Lilly Martin Spencer
Also Known as: Lillie Martin Spencer, Angelique Marie Martin, Lilly Martin, Lily Martin Spencer, Lilli Martin Spencer
Exeter, England 1822
New York, New York 1902
- Highland, New York
- Cincinnati, Ohio
- Marietta, Ohio
Born in England, brought to Ohio in 1833, later moved to New York City. Her charming, sometimes sentimental paintings of domestic scenes were expertly done and quite popular among her contemporaries, but her reputation faded like the rose in her 1869 painting We Both Must Fade (Mrs. Fithian), part of the Smithsonian American Art Museum collection [1970.101].
Charles Sullivan, ed American Beauties: Women in Art and Literature (New York: Henry N. Abrams, Inc., in association with National Museum of American Art, 1993)
Lilly Martin Spencer supported a large family by creating images for the American public. Her wok achieved great popularity during the time when paintings and prints were first widely disseminated. Scenes of rural life, of children and animals, and of ordinary domestic events, executed in realistic detail and often relating amusing anecdotes or teaching lessons, appealed to Americans with money to spend on pictures and with a taste for the sweet and familiar. We Both Must Fade, [SAAM, 1970.101] a commissioned portrait, also serves as a meditation on the transience of earthly life.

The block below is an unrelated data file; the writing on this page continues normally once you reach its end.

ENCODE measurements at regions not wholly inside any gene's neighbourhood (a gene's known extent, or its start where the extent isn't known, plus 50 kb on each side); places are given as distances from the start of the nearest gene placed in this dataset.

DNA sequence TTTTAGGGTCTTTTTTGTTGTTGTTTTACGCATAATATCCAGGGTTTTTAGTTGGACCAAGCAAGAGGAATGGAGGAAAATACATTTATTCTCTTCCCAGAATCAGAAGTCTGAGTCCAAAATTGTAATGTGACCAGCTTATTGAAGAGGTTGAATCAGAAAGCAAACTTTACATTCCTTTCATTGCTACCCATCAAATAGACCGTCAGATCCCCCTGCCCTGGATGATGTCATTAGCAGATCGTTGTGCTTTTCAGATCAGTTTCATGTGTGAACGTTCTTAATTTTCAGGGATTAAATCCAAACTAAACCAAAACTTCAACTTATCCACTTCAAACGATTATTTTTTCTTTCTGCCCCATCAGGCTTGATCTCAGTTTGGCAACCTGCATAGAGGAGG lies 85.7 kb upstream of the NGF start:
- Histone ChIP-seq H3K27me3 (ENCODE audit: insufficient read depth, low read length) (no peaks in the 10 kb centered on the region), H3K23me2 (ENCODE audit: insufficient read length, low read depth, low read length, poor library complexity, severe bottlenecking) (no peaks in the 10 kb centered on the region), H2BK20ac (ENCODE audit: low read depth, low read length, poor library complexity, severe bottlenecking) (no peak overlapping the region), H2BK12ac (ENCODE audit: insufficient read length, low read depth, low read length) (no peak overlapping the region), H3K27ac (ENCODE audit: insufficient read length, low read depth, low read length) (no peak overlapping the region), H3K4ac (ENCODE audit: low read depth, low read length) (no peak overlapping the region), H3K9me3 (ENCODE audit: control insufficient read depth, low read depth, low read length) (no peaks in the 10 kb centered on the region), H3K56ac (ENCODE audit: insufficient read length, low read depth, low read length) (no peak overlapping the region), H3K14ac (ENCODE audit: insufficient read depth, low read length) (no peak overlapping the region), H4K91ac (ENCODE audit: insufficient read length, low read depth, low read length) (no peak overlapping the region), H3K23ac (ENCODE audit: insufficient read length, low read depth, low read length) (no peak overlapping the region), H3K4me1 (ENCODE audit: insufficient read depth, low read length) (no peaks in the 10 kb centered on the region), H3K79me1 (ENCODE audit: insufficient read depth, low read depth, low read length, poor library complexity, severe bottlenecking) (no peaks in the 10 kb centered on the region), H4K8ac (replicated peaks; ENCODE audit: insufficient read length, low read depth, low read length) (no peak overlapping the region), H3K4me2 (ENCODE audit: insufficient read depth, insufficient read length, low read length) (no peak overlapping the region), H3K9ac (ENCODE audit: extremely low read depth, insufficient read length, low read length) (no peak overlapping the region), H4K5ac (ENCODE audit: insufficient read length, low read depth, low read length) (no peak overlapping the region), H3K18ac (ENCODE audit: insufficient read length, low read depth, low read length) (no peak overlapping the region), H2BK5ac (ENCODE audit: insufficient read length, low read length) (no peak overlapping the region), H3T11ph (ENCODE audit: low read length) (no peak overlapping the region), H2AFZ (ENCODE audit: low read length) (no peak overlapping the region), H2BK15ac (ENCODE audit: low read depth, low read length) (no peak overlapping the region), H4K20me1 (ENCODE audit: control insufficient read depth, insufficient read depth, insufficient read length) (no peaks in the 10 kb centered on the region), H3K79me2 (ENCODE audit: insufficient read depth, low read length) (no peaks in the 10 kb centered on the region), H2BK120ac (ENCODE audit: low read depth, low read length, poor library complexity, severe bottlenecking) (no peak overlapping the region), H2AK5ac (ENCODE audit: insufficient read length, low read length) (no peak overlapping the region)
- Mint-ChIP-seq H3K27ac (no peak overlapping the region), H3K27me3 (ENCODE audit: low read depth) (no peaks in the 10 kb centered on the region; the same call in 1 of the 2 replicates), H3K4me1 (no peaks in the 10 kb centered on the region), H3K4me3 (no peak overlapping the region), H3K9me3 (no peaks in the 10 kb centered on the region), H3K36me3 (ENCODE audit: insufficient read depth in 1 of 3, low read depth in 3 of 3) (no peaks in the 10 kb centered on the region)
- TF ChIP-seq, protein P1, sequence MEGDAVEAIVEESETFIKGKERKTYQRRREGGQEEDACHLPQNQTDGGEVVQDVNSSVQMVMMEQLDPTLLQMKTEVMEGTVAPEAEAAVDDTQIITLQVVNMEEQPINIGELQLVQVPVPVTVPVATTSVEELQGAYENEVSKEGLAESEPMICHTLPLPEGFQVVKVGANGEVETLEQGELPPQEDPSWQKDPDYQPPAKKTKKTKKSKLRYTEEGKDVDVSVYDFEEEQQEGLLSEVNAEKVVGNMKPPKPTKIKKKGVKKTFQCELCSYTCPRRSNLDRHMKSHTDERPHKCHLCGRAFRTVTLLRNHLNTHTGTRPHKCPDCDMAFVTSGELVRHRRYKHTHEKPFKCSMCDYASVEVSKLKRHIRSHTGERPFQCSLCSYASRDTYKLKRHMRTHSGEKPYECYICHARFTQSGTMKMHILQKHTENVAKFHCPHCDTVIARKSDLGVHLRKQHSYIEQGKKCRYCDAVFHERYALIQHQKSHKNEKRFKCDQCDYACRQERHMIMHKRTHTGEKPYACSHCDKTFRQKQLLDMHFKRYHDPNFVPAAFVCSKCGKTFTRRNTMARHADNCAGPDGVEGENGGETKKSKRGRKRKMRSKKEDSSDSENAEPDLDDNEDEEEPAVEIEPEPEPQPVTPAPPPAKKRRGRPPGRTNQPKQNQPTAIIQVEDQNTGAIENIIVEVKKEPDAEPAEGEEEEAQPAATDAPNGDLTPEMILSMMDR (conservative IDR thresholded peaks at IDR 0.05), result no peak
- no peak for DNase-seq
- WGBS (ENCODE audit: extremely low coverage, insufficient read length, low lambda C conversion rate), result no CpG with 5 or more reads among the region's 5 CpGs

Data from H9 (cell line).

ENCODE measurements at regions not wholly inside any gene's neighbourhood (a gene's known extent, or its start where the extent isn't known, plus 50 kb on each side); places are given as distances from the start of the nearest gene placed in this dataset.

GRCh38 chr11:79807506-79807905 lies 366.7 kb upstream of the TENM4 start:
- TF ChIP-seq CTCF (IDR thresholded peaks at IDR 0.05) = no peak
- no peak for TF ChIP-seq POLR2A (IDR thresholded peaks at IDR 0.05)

The elaborately dressed sitter, surrounded by her finery in an ornate Victorian parlor, ponders herself in a mirror while petals from the rose she holds fall to the floor. Spencer fills the canvas with details, delighting in the depiction of the different textures and surfaces, from the blue fabric of the dress to the pin on the floor by the sitter's satin-slippered toe. She implies that none of the trappings matter because, like the drooping flower, the woman and her viewers will fade and wither.
Spencer began her career in Cincinnati, a bustling cultural center in the mid-nineteenth century. She had little formal training, as her descriptive style, with its hard outlines and colors and its sometimes awkward drawing, reflects. After moving to New York in 1848, she made a living for her husband and eight children by operating what may only be called a painting business, feeding the public's demand for the sentimental. Her husband left his work as a tailor to assist her and care for the children, giving her the necessary freedom from domestic responsibilities.
Elizabeth Chew Women Artists (brochure, Washington, DC: National Museum of American Art, Smithsonian Institution)